In this paper, we investigate static probabilistic timing analysis (SPTA) for single processor real-time systems that use a cache with an evict-on-miss random replacement policy. We show that previously published formulae for the probability of a cache hit can produce results that are optimistic and unsound when used to compute probabilistic worst-case execution time (pWCET) distributions. We investigate the correctness, optimality, and precision of different approaches to SPTA for random replacement caches. We prove that one of the previously published formulae for the probability of a cache hit is optimal with respect to the limited information (reuse distance and cache associativity) that it uses. We derive an alternative formulation that makes use of additional information in the form of the number of distinct memory blocks accessed (the stack distance). This provides a complementary lower bound that can be used together with previously published formula to obtain more accurate analysis. We improve upon this joint approach by using extra information about cache contention. To investigate the precision of various approaches to SPTA, we introduce a simple exhaustive method that computes a precise pWCET distribution, albeit at the cost of exponential complexity. We integrate this precise approach, applied to small numbers of frequently accessed memory blocks, with imprecise analysis of other memory blocks, to form a combined approach that improves precision, without significantly increasing complexity. The performance of the various approaches are compared on benchmark programs. We also make comparisons against deterministic analysis of the least recently used replacement policy.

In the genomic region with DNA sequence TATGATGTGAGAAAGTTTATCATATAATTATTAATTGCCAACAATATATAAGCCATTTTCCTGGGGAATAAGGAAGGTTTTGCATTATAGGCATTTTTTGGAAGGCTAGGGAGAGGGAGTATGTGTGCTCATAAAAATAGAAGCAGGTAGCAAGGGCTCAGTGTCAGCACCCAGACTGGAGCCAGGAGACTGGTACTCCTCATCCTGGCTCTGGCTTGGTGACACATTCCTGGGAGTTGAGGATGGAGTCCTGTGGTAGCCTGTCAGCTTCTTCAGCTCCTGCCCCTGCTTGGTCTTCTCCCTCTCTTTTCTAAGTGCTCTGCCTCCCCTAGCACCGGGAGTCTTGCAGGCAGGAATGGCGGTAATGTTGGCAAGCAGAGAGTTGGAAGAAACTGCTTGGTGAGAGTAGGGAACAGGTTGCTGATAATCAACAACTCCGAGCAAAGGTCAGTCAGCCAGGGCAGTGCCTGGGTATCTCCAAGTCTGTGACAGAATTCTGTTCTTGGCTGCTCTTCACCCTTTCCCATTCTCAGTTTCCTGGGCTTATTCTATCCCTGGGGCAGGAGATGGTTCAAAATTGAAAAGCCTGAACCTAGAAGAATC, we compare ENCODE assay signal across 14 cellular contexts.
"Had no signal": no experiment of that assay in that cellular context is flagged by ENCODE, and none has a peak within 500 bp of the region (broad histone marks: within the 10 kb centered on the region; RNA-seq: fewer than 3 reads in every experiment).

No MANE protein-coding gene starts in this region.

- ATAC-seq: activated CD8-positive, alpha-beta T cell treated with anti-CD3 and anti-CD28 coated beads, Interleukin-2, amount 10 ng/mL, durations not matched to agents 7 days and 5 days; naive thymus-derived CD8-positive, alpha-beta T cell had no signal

- worst-case execution time (WCET) analysis
- probabilistic analysis
- cache memories
- random replacement